Now in the hands of the next generation and managed by Ignacio, his son, Hacienda La Palmera is dedicated to the production of high quality coffees. Ignacio focuses his efforts on naturally processed coffees, cup consistency, and transitioning from traditional agriculture to specialty with quality on the forefront. Ignacio has built a cupping laboratory and a microbiology laboratory to help him better understand the process at the biological level and ultimately improve his processing for consistency and flavor.
La Palmera employs 48 women year-round. These women, many of whom are single mothers supporting their families, are manually sorting the cherries to ensure only high-quality, ripe cherries are processed. A key step before fermentation and drying.
From the coffee pulp to the water used to wash his coffees, Ignacio is recycling as much as he can, reducing wastes and focusing on sustainable practices. Additionally, the processing infrastructure is entirely run by renewable energy from solar panels.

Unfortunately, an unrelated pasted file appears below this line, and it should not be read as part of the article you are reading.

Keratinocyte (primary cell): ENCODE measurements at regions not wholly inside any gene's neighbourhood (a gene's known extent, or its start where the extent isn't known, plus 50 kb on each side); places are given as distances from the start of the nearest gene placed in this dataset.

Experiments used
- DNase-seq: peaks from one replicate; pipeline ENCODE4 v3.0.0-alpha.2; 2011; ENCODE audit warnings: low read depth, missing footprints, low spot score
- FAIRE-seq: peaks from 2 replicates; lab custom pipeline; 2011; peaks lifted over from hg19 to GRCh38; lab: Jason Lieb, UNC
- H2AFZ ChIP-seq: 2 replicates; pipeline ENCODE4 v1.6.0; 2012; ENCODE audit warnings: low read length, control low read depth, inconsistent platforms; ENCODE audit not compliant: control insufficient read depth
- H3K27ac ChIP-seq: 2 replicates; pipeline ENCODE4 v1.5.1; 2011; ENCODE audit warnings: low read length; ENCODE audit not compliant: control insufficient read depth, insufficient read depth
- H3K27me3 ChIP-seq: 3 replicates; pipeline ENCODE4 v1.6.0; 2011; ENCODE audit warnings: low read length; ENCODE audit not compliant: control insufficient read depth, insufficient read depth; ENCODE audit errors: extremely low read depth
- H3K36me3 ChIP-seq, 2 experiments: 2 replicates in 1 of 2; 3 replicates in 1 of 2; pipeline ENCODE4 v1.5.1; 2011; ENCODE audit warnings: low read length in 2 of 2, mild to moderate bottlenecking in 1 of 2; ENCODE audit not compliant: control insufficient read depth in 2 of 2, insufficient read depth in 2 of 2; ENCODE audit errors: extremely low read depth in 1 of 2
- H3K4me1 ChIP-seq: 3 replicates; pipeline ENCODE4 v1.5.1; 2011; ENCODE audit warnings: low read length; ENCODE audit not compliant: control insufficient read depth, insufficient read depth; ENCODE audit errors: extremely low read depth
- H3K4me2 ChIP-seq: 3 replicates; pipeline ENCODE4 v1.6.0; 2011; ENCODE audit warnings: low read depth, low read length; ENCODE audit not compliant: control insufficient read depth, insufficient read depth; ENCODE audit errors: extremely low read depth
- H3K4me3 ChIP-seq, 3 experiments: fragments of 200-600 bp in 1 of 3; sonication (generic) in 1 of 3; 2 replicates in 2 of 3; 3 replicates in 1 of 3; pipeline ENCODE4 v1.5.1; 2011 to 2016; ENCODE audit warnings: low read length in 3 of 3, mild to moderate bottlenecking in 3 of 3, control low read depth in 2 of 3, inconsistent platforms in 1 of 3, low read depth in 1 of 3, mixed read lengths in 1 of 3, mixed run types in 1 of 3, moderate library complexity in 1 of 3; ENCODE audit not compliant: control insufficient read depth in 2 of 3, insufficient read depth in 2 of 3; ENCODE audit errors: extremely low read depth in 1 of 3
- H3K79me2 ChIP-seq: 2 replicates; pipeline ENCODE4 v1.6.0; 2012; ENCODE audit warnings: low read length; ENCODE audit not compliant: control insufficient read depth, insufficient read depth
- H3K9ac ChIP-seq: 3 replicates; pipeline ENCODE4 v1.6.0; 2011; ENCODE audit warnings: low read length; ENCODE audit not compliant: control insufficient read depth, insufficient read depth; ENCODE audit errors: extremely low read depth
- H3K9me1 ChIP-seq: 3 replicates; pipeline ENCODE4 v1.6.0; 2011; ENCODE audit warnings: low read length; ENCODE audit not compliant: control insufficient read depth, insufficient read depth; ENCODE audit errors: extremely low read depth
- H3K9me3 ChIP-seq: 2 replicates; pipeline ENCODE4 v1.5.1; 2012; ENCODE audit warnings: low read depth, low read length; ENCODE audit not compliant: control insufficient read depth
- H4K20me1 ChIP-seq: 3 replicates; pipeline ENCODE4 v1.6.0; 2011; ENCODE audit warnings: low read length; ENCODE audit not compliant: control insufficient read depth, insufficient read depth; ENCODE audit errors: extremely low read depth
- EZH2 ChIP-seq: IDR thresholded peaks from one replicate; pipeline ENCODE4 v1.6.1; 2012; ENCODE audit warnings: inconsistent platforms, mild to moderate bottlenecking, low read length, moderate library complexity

We’ve brought in coffees from this farm for a couple of years now, but this is the first year we’ve brought in enough that it wasn’t all pre-booked before arriving. We fell in love instantly reading the lot names for their processing profiles: Witch, Wizard, and Shaman (each differing in fermentation style). Even their umbrella coffee company has a fun name, Cafe Embrujo (roughly translating to “bewitched coffee”).
Ignacio pays above the going rates for picking to ensure that only ripe cherries are delivered. Once delivered, cherries are floated and then hand sorted, removing any that may be damaged or aren’t at ideal ripeness. Once sorted, this lot was fermented for roughly 35-40 hours aerobically. During this time, the processing team monitors brix, TDS, and PH to ensure replicable, ideal results. When fermentation is finished, cherries are dried in silos at temperatures below 38°C. These silos have 3 floors and each have arms that stir the cherries so it’s dried uniformly.